Brave has announced the first formal beta release of its flagship alternative web browser, a major milestone before its 1.0 release.
“This beta is a work in progress for developers and users who would like to see our latest advances,” the Brave announcement notes. “We’d like to encourage users to test this beta and share their impressions as we gear up for the general availability of this new browser.”
For the beta, Brave is adding private browsing with support for the Tor virtual tunneling technology and a new user interface that visually differentiates the browser from Chromium. These features build on top of features Brave added earlier in development, including extensions, a dark theme, and browser data importing capabilities.
But really, the big things here are privacy, security, and performance.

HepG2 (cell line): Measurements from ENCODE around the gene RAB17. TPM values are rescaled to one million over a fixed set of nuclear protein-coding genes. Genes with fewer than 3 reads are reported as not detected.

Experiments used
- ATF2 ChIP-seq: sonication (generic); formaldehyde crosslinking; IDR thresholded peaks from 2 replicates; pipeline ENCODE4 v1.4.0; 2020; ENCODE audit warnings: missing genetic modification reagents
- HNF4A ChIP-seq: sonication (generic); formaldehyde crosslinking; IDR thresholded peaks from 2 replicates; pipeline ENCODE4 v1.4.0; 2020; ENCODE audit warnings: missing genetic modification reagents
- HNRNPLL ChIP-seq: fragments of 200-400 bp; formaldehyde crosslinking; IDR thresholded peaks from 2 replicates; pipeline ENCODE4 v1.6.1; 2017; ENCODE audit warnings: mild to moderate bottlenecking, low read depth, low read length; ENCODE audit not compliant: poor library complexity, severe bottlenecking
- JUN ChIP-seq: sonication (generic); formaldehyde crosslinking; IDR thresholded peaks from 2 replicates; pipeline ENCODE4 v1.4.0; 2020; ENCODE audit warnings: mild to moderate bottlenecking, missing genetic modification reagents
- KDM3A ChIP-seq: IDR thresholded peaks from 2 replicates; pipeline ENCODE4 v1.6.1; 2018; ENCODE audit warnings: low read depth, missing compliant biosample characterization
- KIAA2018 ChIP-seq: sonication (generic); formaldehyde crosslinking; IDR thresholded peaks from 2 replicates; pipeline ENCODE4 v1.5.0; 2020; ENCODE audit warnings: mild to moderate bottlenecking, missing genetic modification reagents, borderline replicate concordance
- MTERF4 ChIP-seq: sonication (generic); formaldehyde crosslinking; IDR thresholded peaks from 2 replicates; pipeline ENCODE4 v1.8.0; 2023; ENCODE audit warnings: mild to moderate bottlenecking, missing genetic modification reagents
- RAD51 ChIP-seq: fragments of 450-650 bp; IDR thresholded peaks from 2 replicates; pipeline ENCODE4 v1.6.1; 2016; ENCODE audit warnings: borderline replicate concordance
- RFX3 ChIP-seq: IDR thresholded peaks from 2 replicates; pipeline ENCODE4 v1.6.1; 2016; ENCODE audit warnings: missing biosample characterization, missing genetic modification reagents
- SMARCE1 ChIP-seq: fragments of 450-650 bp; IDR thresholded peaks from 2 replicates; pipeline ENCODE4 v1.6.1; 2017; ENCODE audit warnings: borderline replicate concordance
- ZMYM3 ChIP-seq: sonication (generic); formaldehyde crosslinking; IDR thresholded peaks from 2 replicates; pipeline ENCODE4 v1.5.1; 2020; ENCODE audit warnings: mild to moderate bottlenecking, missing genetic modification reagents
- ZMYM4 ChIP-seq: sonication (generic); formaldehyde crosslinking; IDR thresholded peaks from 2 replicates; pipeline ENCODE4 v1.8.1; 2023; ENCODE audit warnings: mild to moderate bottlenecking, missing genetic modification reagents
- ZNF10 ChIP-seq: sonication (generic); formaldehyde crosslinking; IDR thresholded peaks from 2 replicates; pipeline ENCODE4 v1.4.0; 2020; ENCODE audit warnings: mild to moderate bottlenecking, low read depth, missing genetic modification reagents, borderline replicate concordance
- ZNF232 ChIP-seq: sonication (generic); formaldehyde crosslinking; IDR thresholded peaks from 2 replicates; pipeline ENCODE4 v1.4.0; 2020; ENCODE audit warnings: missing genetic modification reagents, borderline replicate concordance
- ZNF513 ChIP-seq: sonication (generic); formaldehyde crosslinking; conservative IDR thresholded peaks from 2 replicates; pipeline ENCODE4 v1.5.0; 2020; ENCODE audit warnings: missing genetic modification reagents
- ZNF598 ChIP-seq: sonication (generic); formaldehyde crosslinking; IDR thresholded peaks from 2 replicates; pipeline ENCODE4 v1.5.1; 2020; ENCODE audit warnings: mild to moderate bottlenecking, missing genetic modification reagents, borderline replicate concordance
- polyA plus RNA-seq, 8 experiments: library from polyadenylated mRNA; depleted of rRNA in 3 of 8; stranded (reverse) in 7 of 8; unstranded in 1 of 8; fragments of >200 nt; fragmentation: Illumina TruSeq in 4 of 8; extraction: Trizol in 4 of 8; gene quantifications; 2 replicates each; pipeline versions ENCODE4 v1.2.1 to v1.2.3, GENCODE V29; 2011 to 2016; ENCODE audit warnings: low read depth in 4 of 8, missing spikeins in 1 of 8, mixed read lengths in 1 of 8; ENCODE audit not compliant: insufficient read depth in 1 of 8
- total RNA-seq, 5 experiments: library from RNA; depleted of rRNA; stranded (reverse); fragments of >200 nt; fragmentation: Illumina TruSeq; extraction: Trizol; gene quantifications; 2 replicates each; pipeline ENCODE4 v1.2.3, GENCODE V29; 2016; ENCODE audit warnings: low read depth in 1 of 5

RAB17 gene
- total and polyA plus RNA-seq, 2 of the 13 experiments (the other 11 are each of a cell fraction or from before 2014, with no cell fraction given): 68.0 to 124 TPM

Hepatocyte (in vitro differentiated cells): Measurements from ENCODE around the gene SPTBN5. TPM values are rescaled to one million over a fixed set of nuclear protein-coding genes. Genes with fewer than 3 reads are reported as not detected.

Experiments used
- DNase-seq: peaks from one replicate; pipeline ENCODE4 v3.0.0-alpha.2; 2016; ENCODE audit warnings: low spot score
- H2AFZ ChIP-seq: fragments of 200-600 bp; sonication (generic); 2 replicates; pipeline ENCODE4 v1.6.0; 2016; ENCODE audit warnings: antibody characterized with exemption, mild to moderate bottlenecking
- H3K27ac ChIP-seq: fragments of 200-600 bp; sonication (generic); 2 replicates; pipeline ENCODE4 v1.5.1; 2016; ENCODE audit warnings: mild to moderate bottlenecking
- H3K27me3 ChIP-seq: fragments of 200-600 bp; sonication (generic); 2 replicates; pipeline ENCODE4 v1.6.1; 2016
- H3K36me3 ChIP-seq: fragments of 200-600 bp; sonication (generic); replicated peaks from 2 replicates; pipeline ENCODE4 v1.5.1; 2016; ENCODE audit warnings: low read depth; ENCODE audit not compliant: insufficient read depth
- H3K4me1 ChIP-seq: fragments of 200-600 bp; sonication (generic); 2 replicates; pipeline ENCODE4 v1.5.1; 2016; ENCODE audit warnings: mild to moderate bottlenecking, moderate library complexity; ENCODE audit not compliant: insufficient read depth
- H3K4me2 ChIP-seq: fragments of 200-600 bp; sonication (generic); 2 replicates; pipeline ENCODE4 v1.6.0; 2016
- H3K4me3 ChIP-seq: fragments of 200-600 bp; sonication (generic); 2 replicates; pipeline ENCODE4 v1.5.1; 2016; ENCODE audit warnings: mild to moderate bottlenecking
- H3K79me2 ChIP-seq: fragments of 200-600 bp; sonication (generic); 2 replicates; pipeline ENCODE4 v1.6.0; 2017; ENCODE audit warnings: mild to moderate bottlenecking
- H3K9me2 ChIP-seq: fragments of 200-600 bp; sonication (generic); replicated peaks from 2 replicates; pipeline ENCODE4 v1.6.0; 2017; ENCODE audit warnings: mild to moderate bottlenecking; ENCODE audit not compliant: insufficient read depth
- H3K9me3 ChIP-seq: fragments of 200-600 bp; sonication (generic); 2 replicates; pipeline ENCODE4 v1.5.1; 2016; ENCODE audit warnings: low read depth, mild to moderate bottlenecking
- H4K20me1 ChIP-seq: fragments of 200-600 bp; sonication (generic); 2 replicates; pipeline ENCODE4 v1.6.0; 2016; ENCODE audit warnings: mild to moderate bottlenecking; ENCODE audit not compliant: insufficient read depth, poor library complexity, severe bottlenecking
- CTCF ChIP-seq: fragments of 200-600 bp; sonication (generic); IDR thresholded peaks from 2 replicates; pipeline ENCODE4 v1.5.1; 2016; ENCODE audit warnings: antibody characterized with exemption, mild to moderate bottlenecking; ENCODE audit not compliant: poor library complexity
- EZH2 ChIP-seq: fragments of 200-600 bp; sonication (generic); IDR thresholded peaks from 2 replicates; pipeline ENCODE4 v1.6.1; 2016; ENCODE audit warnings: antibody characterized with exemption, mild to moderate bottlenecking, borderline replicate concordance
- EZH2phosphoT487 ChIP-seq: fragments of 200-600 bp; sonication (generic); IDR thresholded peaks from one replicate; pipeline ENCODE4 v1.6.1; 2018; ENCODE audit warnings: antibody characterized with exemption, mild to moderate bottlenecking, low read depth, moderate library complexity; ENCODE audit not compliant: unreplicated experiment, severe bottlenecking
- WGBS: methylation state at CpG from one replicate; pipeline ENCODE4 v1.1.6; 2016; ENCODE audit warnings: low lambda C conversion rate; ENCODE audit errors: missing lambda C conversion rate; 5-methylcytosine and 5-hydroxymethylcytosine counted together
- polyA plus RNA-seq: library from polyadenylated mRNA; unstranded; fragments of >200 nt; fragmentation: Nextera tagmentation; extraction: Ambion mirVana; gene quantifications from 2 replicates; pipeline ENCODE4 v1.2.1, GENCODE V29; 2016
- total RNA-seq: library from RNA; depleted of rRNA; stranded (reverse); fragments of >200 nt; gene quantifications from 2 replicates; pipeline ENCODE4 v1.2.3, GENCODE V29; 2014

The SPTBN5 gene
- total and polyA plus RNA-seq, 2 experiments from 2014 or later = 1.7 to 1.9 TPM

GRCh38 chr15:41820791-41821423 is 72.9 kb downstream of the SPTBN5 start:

“Brave [includes] tracking protection, HTTPS Everywhere, cookie blocking, fingerprinting protection support, referrer blocking, Flash disabled by default, distinct privacy-protecting search engine selection for a private new tab page, ‘block this element’ support by right-clicking on anything in any page, proxied safe browsing to be more private, and permission-based autoplay support,” the company notes.
Though Brave is available on both desktop and mobile platforms, cross-device sync is missing in action. But Brave says it will be available soon, and in time for the 1.0 release.
Anyway, if you’re looking for an alternative to Chrome given Google’s recent tone-deaf and privacy-averse actions, Brave is emerging as an excellent choice. You can download Brave for Windows (x64), macOS, and Linux from the Brave website. And it’s available for Amazon Fire, Android, and iOS from the respective mobile stores.